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Ask The Experts: The Event Planner

David Stark, President and creative director, David Stark Design and Production


What are some simple ways to make a party memorable?
When entertaining at home, I never want it to look like a designer came in and transformed my house into a stage set. Small, thoughtful details are what people remember. Use potted herbs or even mixed lettuces for centerpieces. If you have a friend who’s a singer or plays the guitar, it’s nice to surprise everyone with a musical interlude. And this might sound ridiculous, but I think the linen napkin is vastly underused. Napkins are what stay with you the entire evening—they should be high quality. Think beyond the dinner party. Sometimes I’ll just buy a bunch of pies, cakes, and cookies and have my friends over for drinks and dessert.

What are your thoughts on the signature cocktail?
Cocktails that need to be shaken or stirred, then poured into a special glass and topped with fruit, are a lot of work—and they take you away from your guests. I tend to avoid what’s hot in the new mixed-drink category. You can’t go wrong serving great wine, prosecco, or Campari and soda.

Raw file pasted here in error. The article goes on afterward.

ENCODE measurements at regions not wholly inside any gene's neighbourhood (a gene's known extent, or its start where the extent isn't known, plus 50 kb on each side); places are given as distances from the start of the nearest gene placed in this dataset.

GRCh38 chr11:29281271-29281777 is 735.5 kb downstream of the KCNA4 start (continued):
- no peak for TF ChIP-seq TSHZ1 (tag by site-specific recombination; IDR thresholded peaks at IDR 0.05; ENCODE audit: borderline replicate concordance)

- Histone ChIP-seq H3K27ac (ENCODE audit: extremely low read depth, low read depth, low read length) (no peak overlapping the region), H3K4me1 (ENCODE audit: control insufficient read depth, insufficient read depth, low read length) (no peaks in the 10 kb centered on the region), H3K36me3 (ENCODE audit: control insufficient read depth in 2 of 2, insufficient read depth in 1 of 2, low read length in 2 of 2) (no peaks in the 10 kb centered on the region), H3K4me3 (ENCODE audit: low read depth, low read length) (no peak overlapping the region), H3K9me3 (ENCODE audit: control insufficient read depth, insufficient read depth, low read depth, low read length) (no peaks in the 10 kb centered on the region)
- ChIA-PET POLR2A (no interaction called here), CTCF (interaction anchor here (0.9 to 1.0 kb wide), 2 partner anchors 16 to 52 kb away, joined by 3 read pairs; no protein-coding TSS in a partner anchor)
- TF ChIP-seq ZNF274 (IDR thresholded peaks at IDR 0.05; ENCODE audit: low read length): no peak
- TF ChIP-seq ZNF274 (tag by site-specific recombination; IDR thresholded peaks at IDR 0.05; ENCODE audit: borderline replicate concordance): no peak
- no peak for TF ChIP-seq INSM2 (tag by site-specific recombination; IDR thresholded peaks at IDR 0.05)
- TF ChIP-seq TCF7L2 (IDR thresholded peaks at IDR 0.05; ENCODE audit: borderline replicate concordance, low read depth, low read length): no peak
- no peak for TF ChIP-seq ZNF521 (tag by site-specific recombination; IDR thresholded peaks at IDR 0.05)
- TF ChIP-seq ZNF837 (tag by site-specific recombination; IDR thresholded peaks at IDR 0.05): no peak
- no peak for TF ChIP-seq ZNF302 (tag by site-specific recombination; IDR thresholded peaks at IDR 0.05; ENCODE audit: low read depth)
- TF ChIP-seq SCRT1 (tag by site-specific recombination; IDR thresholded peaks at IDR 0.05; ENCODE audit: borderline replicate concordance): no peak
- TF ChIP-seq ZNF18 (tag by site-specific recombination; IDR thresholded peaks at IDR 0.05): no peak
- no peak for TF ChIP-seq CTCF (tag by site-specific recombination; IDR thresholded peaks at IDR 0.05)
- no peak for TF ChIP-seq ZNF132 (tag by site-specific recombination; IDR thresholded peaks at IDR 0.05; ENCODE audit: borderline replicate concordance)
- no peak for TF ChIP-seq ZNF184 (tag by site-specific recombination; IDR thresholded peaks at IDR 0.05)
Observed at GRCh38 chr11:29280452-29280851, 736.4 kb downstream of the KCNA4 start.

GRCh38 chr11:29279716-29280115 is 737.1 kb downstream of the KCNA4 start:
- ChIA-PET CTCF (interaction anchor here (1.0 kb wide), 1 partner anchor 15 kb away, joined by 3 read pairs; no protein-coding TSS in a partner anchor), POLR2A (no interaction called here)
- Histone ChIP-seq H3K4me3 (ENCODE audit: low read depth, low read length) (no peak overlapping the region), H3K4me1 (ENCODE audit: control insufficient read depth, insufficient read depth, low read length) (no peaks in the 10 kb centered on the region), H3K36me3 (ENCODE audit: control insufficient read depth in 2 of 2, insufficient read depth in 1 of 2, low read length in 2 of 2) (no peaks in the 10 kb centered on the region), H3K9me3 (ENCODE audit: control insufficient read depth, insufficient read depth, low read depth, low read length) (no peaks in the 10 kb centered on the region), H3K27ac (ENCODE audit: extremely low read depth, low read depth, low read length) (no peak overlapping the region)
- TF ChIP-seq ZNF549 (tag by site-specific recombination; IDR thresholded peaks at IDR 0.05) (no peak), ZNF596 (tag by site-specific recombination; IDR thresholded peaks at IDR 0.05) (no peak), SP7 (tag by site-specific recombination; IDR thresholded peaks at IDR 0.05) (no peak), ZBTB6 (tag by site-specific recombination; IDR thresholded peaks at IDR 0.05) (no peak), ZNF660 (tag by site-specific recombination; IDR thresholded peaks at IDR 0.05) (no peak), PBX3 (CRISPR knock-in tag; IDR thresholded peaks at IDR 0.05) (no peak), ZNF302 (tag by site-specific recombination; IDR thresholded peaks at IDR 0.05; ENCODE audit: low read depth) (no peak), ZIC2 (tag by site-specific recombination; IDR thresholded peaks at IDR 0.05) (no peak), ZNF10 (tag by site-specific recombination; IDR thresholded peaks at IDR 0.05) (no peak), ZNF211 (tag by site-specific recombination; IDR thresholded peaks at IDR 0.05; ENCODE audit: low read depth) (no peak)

Is it true that dinner-party guests should be seated next to someone they’ve never met?
I’m a huge fan of doing that. It’s very easy for people to hang back with their cliques and leave a party without ever speaking to someone new. A good host makes a concerted effort to ensure that guests are making friends and having great conversations.

If you’re doing assigned seating, should you use place cards?
Absolutely. Even for a dinner party of eight, place cards are an important gesture. They don’t have to be heavyweight card stock. I use manila hangtags from the hardware store, recycled paper, or the backs of holiday cards. I know it can seem dictatorial to say where people need to sit at the table, but I think it’s quite the opposite. It shows you’ve thought about who would get along, who would have business to attend to, even who might fall in love.

Thoughts on the e-vite?
E-vites can actually feel a bit fancy these days, and I’m fine with that for large gatherings. But you don’t need those bells and whistles for an intimate affair. My rule of thumb is that if you’re having ten people over for dinner, an email or phone call is more personal and more appropriate than a formal invitation, be it paper or digital.

Any go-to hostess gifts?
A cookbook from your favorite restaurant, a cutting board, or a bottle of olive oil. I don’t like to get too personal or ostentatious.


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